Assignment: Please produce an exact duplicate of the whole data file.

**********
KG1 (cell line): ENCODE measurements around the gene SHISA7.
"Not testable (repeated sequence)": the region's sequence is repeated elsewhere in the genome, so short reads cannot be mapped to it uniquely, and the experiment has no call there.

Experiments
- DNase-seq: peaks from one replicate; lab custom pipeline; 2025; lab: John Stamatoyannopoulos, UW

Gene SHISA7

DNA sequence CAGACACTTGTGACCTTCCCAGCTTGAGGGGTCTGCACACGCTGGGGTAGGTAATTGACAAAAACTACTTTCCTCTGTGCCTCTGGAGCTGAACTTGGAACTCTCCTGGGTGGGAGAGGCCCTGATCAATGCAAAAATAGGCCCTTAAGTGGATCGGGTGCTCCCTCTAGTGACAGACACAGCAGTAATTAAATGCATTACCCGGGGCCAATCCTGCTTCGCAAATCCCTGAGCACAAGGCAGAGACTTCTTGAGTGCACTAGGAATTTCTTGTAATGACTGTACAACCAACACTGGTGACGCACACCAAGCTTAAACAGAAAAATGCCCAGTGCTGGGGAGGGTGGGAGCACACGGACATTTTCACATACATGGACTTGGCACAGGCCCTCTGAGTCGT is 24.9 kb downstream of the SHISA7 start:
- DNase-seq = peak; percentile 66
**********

KG1 (cell line): ENCODE measurements around the gene SHISA7.
"Not testable (repeated sequence)": the region's sequence is repeated elsewhere in the genome, so short reads cannot be mapped to it uniquely, and the experiment has no call there.

Experiments
- DNase-seq: peaks from one replicate; lab custom pipeline; 2025; lab: John Stamatoyannopoulos, UW

Gene SHISA7

DNA sequence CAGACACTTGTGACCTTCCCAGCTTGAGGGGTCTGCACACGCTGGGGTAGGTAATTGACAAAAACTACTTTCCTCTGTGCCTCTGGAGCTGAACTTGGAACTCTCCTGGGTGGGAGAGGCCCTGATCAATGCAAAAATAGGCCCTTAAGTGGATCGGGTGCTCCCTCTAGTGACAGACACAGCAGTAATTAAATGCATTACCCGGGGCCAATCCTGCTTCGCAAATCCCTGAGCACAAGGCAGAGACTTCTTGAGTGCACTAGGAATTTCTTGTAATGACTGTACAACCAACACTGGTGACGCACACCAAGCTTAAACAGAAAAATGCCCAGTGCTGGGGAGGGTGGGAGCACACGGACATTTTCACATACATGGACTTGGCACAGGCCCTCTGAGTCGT is 24.9 kb downstream of the SHISA7 start:
- DNase-seq = peak; percentile 66